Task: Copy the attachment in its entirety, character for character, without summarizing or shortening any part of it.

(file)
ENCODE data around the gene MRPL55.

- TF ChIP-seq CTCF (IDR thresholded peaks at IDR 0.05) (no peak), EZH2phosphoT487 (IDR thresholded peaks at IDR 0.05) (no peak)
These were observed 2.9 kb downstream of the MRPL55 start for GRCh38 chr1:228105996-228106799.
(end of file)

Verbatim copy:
ENCODE data around the gene MRPL55.

- TF ChIP-seq CTCF (IDR thresholded peaks at IDR 0.05) (no peak), EZH2phosphoT487 (IDR thresholded peaks at IDR 0.05) (no peak)
These were observed 2.9 kb downstream of the MRPL55 start for GRCh38 chr1:228105996-228106799.